|30 October 2010
British burial law is threatening archaeological research
According to experts, the severe restrictions on scientists' freedom to study bones and skulls from ancient graves are putting archaeological research in Britain at risk. The growing dispute concerns controversial legislation introduced by the Ministry of Justice in 2008, which decreed that all human remains discovered during digs in Britain must be reburied within two years. This decision means that scientists will have insufficient time to carry out proper studies of any pieces of ancient skeleton they uncover. Key information about British history will be lost as a result of this new legislation.
"Suppose one of our palaeontologists found the remains of a million-year-old human," postulates archaeologist Mike Pitts of the Stonehenge Riverside Project. "It would be a truly wonderful discovery and would transform our knowledge of our predecessors. But, according to the Ministry of Justice ruling, we would have to take that fossil - when we had only just begun to study it - and put it back in the soil. It is utterly absurd."
Scientists are already facing the prospect of having to rebury a cache of human bone fragments. The remains of more than 50 individuals were excavated in 2008 at a site known as Aubrey Hole 7, a part of the Stonehenge Riverside Project. Team members, including Pitts, had hoped that they would be able to study these fragments to acquire new knowledge about the people who built and used Stonehenge. With a preliminary study of the 50,000 bone fragments being expected to run from 2008 until 2015, but as the current issue of British Archaeology reveals, they are faced with the prospect of having to rebury the remains when their research has only just begun. "We have applied for an extension," added Pitts. "We may get one, but even if we did, it would only be for a couple more years. Then the bones would have to be reburied."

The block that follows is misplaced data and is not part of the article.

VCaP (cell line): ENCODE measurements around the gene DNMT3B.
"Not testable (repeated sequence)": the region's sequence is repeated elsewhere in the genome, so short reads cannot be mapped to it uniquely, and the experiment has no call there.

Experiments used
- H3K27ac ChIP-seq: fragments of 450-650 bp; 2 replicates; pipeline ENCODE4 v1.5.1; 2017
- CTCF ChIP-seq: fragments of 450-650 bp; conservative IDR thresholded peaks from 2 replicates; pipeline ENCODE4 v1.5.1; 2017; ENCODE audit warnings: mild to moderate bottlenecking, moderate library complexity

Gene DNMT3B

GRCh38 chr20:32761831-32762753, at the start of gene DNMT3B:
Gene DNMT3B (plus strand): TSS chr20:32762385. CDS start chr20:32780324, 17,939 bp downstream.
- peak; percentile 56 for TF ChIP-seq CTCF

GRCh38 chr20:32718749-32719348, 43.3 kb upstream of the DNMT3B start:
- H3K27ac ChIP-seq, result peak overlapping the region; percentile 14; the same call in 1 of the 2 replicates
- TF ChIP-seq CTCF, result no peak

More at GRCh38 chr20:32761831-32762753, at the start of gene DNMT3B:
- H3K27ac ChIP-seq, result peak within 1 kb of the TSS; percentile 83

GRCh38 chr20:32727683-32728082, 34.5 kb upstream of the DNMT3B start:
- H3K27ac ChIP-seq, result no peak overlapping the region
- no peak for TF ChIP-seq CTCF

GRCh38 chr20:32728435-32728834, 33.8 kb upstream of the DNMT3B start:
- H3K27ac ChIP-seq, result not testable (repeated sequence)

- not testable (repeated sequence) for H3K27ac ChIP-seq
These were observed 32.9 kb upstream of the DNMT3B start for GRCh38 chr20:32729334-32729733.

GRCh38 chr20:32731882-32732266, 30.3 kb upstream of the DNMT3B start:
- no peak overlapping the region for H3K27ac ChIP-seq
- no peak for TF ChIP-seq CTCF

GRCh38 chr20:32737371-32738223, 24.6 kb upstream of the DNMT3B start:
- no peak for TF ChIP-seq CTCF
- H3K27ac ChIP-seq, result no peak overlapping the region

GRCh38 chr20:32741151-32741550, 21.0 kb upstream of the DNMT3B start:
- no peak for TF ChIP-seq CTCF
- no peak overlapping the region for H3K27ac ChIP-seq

British Ministry of Justice officials decided that the Burial Act of 1857 was the appropriate legislation for controlling archaeological digs at burial grounds. They dictated that archaeologists could dig up bones and skulls, but insisted that they would have to rebury them within two years time 'in an accepted place of burial' - a cemetery for example - while the excavations would need to be screened from the public. "It is utterly inappropriate to use this law to control archaeology," stated Pitts.
The requirement for reburial within two years is not the only issue that vexes archaeologists, however. The ministry's requirement that any excavation of human remains must be screened from the public has also caused great displeasure.
"If you dig up old burial grounds and then screen your dig from local people, they become suspicious," said Dr Duncan Sayer of the University of Central Lancashire, who is currentlyleading an excavation at a Saxon cemetery at Oakington in Cambridgeshire. "They think you are doing something sinister. The ironic thing is that the government has insisted on the public being given access to scientific research and for there to be openness between scientists and the public. But now they are preventing us from doing that."
Edited from guardian.co.uk (10 October 2010)
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